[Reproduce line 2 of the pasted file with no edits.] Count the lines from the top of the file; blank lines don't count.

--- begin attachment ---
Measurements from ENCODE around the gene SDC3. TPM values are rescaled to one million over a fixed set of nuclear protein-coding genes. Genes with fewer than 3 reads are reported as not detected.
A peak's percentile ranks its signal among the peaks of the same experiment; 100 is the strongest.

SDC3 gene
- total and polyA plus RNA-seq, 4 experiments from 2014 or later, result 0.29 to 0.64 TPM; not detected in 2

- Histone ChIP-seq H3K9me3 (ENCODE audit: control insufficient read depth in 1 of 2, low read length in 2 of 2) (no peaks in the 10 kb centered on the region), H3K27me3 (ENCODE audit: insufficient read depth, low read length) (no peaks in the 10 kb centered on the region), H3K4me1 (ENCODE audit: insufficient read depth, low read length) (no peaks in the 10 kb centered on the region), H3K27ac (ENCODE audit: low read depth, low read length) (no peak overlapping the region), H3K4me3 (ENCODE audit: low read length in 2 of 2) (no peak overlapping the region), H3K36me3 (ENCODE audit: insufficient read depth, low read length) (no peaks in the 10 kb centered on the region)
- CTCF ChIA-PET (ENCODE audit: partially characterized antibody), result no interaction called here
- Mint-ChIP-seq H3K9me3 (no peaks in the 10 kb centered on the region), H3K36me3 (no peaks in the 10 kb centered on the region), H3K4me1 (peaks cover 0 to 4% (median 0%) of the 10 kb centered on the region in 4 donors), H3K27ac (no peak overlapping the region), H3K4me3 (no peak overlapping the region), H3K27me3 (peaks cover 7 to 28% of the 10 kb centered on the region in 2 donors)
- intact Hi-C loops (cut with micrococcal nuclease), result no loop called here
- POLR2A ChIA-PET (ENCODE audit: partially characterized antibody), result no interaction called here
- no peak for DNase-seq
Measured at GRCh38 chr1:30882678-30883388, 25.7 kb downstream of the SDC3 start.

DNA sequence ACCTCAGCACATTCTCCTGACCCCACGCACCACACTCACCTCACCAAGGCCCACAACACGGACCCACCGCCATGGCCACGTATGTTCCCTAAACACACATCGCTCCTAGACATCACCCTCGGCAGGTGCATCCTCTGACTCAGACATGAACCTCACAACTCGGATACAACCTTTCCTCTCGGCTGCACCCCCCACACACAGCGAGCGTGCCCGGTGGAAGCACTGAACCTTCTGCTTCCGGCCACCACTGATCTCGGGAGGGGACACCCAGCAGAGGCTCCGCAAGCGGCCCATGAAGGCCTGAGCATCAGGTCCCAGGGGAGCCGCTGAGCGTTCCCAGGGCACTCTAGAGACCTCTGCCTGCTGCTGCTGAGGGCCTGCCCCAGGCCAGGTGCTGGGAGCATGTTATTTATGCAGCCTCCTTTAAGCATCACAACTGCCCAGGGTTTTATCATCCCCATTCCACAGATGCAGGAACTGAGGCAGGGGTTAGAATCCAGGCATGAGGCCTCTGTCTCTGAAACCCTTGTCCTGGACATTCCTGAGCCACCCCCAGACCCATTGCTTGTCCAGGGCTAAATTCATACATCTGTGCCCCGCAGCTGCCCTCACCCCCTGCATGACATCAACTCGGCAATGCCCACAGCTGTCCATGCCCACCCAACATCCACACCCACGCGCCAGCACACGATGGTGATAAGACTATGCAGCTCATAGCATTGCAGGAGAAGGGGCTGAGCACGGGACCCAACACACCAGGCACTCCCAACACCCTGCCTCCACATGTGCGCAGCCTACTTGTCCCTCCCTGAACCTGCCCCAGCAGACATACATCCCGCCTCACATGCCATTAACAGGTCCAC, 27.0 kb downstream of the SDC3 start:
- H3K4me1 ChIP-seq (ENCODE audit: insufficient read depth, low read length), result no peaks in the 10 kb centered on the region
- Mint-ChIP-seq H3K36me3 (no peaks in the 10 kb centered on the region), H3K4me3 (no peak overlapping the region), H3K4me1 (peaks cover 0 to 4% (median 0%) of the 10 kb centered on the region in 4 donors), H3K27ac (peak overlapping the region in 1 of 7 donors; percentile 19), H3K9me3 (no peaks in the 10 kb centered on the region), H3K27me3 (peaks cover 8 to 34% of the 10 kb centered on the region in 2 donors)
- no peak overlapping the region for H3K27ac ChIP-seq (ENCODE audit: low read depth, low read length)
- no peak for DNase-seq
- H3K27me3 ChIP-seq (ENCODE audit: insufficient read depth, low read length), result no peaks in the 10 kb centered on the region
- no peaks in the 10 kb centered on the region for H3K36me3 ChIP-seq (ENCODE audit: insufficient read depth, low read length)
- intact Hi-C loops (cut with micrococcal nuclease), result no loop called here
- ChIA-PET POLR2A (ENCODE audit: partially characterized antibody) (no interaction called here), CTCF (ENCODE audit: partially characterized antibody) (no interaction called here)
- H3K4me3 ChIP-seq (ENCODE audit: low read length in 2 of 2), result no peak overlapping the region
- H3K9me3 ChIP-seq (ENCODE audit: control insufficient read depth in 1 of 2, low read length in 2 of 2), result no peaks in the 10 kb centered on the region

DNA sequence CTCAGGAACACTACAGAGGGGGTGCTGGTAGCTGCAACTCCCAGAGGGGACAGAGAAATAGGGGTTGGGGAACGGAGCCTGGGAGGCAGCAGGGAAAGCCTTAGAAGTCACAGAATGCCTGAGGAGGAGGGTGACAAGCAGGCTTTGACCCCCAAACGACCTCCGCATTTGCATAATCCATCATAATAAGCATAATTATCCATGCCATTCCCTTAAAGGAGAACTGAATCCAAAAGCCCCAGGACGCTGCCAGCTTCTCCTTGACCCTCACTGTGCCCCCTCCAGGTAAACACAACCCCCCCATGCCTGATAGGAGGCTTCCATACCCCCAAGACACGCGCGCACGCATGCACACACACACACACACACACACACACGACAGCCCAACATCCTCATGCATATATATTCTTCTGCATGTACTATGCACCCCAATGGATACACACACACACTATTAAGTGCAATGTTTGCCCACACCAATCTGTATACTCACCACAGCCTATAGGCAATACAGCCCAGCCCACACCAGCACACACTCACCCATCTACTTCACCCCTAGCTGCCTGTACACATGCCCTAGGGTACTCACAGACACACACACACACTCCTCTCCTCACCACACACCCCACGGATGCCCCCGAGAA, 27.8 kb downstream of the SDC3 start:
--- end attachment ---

A peak's percentile ranks its signal among the peaks of the same experiment; 100 is the strongest.